What is the Future of Minnesota’s Legal THC Seltzers?
Earlier this year, something unexpected happened to Minnesota’s craft breweries — namely, they received the ability to legally create THC-infused beverages. Writing at Vice, Jerard Fagerberg offered a detailed look at the combination of factors that led the state to this point — and gave breweries a new form of income. As Fagerberg phrased it, “the least-regulated legal THC market in the United States” was created by a vote in the state legislature.
All of which begs the question: what now? At his beverage-centric newsletter Fingers, Dave Infante talked with Fagerberg to get more details — and to discuss what the state’s craft breweries might do next. One of the most interesting takeaways from their conversation is the manner in which breweries can sell their THC-infused offerings — or, more specifically, where they can’t.
Breweries can sell seltzers directly, but not via liquor stores. Fagerberg told Infante that liquor stores “have an approved list of products they can sell, and THC seltzer is not on it. So they would need a legal change in order to sell this product to the liquor stores.” As he pointed out, many breweries that took a financial hit from the pandemic see this opportunity as a means of economically recovering.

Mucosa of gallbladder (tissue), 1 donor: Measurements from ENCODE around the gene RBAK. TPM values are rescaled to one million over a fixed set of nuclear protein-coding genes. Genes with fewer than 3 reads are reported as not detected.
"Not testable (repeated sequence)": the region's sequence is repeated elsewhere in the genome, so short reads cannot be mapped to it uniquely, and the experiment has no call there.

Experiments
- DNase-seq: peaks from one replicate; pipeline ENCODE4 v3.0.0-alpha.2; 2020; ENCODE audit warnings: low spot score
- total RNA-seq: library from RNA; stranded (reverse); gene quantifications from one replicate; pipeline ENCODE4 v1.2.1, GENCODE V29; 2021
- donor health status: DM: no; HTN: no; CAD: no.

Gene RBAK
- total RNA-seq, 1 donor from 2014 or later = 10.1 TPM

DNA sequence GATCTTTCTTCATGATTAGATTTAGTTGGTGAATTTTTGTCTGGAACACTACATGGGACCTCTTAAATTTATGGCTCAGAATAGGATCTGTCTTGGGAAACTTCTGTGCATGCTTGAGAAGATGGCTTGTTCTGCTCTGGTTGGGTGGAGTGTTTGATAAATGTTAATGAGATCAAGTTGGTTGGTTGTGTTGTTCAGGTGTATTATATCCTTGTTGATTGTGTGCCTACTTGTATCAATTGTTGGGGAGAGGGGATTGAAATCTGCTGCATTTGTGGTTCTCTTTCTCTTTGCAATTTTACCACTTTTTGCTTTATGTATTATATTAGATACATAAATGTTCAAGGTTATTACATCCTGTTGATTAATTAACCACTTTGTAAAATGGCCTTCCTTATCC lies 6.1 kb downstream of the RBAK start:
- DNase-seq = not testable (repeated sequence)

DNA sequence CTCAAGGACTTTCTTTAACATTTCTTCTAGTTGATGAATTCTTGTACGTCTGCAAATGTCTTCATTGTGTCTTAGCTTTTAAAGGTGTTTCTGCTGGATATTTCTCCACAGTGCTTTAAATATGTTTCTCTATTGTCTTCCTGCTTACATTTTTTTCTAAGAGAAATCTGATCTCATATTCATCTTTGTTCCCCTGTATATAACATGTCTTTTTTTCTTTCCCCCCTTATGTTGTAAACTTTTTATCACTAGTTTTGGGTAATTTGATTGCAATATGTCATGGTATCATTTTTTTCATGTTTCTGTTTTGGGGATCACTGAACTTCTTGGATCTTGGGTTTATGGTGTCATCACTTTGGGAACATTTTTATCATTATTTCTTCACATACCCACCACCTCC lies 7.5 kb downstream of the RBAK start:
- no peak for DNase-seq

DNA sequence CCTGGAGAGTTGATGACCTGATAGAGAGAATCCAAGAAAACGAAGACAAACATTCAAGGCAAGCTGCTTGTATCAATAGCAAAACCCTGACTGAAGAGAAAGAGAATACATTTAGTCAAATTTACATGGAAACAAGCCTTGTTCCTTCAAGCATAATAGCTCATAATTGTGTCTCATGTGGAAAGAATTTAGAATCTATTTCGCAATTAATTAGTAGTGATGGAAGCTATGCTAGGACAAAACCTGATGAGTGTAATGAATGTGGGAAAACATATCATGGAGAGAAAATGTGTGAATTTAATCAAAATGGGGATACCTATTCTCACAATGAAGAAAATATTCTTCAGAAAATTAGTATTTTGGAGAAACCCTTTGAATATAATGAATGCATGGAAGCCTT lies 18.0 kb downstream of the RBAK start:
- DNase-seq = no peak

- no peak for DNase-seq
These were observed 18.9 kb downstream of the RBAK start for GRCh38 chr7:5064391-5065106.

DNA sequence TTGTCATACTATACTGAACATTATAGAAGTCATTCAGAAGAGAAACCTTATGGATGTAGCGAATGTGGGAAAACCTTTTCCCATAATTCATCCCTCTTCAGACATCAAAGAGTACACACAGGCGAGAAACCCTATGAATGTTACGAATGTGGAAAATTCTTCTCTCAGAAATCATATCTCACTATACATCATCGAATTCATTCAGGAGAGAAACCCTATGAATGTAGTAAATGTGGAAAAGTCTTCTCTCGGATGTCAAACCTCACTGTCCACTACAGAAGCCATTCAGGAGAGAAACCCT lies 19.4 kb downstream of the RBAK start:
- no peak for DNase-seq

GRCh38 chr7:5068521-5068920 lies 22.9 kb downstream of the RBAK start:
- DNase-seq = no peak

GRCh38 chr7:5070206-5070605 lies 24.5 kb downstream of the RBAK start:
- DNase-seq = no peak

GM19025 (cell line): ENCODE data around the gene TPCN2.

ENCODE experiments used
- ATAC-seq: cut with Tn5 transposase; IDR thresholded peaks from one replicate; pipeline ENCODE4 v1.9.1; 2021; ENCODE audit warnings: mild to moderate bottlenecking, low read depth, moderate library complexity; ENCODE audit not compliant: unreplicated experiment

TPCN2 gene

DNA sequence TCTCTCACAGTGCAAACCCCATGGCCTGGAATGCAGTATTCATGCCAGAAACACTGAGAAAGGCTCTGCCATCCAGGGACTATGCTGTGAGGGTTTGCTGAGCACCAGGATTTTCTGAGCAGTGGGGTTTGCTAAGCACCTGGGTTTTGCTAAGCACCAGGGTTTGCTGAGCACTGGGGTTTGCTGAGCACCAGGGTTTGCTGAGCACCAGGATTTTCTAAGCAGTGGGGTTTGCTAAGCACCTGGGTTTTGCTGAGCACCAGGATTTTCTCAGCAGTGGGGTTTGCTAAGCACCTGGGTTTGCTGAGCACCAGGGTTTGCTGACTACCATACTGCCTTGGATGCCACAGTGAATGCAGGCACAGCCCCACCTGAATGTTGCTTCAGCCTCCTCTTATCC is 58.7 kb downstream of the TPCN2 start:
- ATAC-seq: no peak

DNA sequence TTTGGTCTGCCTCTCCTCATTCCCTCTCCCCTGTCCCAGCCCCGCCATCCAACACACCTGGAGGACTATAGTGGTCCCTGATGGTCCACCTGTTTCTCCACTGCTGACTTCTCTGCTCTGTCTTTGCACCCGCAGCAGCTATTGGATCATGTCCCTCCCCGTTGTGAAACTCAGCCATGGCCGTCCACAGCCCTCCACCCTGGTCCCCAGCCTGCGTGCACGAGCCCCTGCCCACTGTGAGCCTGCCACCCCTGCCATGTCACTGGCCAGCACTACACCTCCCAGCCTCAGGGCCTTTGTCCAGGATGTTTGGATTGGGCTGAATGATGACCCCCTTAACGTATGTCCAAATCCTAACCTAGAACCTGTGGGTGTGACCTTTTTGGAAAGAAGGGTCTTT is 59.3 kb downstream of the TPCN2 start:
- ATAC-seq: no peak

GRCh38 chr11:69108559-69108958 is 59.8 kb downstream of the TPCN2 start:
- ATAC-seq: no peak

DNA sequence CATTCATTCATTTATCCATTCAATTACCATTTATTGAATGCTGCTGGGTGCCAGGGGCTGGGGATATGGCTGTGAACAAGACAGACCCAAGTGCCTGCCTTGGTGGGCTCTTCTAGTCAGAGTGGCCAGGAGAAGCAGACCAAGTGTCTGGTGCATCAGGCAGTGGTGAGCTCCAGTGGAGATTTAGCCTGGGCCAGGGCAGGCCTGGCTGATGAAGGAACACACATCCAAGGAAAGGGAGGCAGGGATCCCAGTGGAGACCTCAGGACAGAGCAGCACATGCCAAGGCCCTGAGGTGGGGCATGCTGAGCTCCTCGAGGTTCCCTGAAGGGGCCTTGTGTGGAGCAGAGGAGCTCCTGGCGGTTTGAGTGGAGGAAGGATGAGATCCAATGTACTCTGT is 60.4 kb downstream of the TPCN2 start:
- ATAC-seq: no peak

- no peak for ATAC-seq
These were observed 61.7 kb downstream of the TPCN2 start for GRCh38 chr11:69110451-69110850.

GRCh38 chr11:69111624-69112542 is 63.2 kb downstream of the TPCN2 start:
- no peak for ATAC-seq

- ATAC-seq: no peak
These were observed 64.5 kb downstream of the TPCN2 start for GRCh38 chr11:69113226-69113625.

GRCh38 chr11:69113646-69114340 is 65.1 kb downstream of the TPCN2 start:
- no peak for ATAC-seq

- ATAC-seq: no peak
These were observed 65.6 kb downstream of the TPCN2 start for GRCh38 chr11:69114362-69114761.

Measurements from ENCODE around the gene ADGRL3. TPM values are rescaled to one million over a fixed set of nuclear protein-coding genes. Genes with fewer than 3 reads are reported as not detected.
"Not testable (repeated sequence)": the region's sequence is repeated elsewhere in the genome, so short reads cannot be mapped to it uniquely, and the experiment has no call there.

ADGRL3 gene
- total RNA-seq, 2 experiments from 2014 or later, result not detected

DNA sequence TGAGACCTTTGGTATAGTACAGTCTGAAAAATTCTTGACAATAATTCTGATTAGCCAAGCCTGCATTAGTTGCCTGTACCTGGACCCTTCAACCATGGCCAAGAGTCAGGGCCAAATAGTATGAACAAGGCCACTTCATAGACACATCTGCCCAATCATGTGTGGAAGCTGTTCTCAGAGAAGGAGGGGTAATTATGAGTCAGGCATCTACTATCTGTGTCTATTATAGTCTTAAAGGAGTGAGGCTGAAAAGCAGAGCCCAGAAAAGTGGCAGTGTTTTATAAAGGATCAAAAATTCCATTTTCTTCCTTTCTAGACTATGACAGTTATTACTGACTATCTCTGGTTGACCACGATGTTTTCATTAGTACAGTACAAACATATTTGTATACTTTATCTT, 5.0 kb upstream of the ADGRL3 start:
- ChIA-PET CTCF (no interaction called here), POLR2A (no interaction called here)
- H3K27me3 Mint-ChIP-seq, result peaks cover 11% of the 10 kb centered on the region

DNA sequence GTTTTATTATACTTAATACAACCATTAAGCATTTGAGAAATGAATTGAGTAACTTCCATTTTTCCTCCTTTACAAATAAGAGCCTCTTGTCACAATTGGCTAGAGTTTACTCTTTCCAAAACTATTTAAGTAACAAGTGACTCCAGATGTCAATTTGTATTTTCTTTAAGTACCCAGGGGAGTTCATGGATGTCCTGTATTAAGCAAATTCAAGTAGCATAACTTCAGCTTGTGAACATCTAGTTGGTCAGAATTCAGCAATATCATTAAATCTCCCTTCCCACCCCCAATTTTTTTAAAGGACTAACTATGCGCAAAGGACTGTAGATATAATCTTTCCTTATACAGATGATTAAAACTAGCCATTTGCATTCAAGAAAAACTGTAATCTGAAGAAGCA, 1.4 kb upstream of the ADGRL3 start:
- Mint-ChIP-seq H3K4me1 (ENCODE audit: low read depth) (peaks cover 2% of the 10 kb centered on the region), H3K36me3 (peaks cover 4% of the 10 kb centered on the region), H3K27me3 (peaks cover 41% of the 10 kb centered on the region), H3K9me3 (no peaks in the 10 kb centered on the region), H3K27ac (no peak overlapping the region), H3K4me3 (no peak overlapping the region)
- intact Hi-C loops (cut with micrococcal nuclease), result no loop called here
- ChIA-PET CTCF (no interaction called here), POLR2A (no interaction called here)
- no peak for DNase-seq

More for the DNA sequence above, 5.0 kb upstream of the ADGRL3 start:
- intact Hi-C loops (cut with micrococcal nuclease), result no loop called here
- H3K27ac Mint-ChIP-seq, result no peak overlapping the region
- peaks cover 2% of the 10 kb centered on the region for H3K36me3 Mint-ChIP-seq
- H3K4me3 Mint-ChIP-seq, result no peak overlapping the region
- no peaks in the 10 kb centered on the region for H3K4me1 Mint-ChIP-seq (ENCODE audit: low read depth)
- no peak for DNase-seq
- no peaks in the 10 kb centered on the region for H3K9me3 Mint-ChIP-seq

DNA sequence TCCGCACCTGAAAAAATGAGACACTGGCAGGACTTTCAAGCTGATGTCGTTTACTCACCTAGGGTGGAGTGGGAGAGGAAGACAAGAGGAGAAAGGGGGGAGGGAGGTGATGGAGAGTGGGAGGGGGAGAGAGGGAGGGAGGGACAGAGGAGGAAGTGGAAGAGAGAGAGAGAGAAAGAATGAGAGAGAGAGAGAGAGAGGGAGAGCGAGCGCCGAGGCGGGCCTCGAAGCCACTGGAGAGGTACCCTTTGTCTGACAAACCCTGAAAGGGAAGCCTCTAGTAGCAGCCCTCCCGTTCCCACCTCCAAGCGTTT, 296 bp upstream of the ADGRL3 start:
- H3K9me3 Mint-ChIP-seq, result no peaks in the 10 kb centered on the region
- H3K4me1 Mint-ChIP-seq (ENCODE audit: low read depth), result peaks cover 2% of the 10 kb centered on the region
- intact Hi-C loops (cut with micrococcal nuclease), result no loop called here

That does create some questions about the stability of this system. Fagerberg pointed out that most breweries across the nation that also deal in THC beverages have separate facilities for production and consumption — putting Minnesota in a unique place.
While Fagerberg feels that THC legislation will endure, he goes on to suggest that more regulation is on the way where beverages are concerned — including the names under which they might be sold. (Specifically, he points to the presence of a number of dedicated brands for seltzer.) In other words, more change might be on the horizon for some craft breweries — a familiar story if ever there was one.
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